The web these days seems to be awash in “service journalism.” Wikipedia defines service journalism as “generally consumer-oriented features and advice, ranging from the serious to the frivolous.” Per Tim Herrera at Nieman Lab at its best service journalism is “trusted guidance” with the “sole purpose of this coverage is to help people live lives that are more efficient, more productive, healthier, and smarter.”

Nor should not confuse service journalism with ‘being of service.’  Gideon Rosenblatt at the Huffington Post writes:

To be of service is to become bigger than the way we normally see ourselves. Our attention shifts. We set aside our preoccupation with ourselves and turn our focus outwards, towards others.

Being of service through a business is really no different. We expand our sense of the firm beyond the narrow interests of our shareholders and employees, and turn our gaze outwards to the many people with a stake in the impact our work has in the world.

This echoes what Steve Errey at Copyblogger wrote in his “8 laws of being of service.” In #8 he wrote:

Be of service because you want to be enthralled by the world, not because you want the world to be enthralled by you.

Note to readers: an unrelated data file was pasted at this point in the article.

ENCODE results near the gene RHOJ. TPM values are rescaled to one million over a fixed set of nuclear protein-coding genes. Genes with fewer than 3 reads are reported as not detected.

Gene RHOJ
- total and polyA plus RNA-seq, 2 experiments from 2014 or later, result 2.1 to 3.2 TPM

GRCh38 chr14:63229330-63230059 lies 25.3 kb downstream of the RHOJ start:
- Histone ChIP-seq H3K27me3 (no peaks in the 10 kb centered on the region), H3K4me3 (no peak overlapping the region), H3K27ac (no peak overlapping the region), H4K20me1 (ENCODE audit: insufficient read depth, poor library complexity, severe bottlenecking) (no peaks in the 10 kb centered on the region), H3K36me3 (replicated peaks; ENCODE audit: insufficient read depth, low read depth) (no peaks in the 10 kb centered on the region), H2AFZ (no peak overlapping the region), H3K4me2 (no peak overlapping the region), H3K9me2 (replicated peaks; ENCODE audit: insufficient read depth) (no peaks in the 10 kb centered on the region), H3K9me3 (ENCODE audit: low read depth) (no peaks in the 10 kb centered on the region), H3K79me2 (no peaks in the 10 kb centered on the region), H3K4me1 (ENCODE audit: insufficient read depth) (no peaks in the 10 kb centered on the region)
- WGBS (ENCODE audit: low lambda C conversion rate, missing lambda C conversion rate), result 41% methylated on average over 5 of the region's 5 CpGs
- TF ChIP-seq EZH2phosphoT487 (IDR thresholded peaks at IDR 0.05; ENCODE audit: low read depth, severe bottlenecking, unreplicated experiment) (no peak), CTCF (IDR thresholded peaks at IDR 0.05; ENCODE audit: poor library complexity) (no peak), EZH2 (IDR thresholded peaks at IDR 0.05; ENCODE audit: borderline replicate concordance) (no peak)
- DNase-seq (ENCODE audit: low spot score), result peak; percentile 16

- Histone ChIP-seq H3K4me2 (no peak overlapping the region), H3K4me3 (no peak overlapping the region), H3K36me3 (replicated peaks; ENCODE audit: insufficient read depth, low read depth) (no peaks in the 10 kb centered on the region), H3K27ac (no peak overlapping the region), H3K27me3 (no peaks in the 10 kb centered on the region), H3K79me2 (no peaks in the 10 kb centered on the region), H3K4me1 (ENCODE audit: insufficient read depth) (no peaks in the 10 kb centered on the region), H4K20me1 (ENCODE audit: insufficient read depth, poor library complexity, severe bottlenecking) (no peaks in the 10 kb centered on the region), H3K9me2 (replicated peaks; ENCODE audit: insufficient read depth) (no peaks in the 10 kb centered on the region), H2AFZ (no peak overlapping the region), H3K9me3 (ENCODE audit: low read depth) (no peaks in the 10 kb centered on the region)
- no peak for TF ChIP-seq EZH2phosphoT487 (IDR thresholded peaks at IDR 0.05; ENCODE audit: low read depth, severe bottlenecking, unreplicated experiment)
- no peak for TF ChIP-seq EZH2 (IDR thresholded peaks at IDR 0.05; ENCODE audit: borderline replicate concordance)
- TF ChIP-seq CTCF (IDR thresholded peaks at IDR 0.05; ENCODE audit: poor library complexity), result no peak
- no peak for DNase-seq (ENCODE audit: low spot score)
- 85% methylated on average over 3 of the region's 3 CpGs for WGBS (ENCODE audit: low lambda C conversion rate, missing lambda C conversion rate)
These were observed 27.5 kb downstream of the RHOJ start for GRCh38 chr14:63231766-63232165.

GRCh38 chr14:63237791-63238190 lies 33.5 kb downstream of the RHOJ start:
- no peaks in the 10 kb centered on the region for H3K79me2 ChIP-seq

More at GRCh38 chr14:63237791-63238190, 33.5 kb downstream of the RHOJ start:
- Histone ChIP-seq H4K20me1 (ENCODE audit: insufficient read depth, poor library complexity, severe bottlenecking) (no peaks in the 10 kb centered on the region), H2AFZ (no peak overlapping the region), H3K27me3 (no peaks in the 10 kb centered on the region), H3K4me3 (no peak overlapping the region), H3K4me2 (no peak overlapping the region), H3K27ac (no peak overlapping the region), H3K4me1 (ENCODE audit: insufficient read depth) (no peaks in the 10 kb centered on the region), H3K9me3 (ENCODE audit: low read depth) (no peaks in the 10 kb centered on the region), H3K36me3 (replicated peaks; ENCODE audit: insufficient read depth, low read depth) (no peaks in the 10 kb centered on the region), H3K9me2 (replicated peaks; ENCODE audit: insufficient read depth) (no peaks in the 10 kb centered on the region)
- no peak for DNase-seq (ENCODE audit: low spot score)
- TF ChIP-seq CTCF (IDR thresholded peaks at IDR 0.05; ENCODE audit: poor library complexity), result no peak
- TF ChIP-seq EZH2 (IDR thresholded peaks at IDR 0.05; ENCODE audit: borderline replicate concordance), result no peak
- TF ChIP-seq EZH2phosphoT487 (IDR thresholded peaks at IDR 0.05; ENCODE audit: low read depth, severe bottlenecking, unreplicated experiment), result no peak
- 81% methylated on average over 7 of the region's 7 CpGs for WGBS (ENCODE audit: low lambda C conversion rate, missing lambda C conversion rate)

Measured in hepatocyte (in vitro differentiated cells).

One blogger who seems “enthralled by the world” is Eric Barker at Barking Up the Wrong Tree. A visit to the site will give you a sense that something different is going on. There are no ads, photos…anything. You have to look hard to find a mention of Eric’s newish book Barking Up the Wrong Tree.*

The blog is filled with well-researched posts like “This is how to have a great vacation: 6 secrets backed by research.” When one of the best things we can do for ourselves is to take time away from work, Barker’s post provides you with ideas and tactics on how to maximize your experience.

I am not the only one who enjoys Barker’s work. Josh Brown, Ivanhoff, Mic, Inc. and the FT all give Barker’s book rave reviews. Eric has also appeared on some of my favorite podcasts including: The Art of Manliness, Trend Following Radio and the Good Life Project. In short, there are many ways, both free and paid, to get access to Barker’s thoughts.

In a world awash in disposable content putting together truly useful is deceptively difficult. Sometimes we succeed here at Abnormal Returns. However Barker’s hit rate on the blog and in his book is much higher and is worth your time.

*I bought a copy of Barking Up the Wrong Tree at